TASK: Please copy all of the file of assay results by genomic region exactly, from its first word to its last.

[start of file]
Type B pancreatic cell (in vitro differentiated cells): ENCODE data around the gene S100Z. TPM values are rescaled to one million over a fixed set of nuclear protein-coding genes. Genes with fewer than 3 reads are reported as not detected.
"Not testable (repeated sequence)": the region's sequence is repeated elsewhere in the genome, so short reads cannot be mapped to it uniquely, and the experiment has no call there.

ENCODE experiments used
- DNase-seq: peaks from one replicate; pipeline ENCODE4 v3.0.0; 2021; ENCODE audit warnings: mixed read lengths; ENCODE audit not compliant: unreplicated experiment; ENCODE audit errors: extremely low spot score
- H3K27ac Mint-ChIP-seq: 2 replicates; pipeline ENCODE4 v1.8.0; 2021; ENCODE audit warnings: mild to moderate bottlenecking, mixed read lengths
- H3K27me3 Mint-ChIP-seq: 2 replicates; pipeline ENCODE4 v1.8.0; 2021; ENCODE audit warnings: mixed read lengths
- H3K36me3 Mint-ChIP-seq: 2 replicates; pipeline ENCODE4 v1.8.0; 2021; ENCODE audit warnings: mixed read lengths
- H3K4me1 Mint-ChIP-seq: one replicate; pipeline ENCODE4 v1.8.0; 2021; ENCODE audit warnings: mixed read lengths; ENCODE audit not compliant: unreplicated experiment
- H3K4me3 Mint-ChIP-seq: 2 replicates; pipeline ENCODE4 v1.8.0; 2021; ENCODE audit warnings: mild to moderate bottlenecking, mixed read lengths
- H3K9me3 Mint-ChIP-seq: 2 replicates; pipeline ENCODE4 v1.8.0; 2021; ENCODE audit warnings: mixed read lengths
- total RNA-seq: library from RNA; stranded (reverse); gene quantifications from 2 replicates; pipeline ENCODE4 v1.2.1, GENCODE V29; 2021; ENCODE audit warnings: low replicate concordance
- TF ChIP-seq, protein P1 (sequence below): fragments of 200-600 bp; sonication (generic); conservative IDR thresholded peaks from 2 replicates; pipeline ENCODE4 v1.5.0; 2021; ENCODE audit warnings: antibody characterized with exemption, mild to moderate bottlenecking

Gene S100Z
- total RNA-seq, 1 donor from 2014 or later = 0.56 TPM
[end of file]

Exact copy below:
Type B pancreatic cell (in vitro differentiated cells): ENCODE data around the gene S100Z. TPM values are rescaled to one million over a fixed set of nuclear protein-coding genes. Genes with fewer than 3 reads are reported as not detected.
"Not testable (repeated sequence)": the region's sequence is repeated elsewhere in the genome, so short reads cannot be mapped to it uniquely, and the experiment has no call there.

ENCODE experiments used
- DNase-seq: peaks from one replicate; pipeline ENCODE4 v3.0.0; 2021; ENCODE audit warnings: mixed read lengths; ENCODE audit not compliant: unreplicated experiment; ENCODE audit errors: extremely low spot score
- H3K27ac Mint-ChIP-seq: 2 replicates; pipeline ENCODE4 v1.8.0; 2021; ENCODE audit warnings: mild to moderate bottlenecking, mixed read lengths
- H3K27me3 Mint-ChIP-seq: 2 replicates; pipeline ENCODE4 v1.8.0; 2021; ENCODE audit warnings: mixed read lengths
- H3K36me3 Mint-ChIP-seq: 2 replicates; pipeline ENCODE4 v1.8.0; 2021; ENCODE audit warnings: mixed read lengths
- H3K4me1 Mint-ChIP-seq: one replicate; pipeline ENCODE4 v1.8.0; 2021; ENCODE audit warnings: mixed read lengths; ENCODE audit not compliant: unreplicated experiment
- H3K4me3 Mint-ChIP-seq: 2 replicates; pipeline ENCODE4 v1.8.0; 2021; ENCODE audit warnings: mild to moderate bottlenecking, mixed read lengths
- H3K9me3 Mint-ChIP-seq: 2 replicates; pipeline ENCODE4 v1.8.0; 2021; ENCODE audit warnings: mixed read lengths
- total RNA-seq: library from RNA; stranded (reverse); gene quantifications from 2 replicates; pipeline ENCODE4 v1.2.1, GENCODE V29; 2021; ENCODE audit warnings: low replicate concordance
- TF ChIP-seq, protein P1 (sequence below): fragments of 200-600 bp; sonication (generic); conservative IDR thresholded peaks from 2 replicates; pipeline ENCODE4 v1.5.0; 2021; ENCODE audit warnings: antibody characterized with exemption, mild to moderate bottlenecking

Gene S100Z
- total RNA-seq, 1 donor from 2014 or later = 0.56 TPM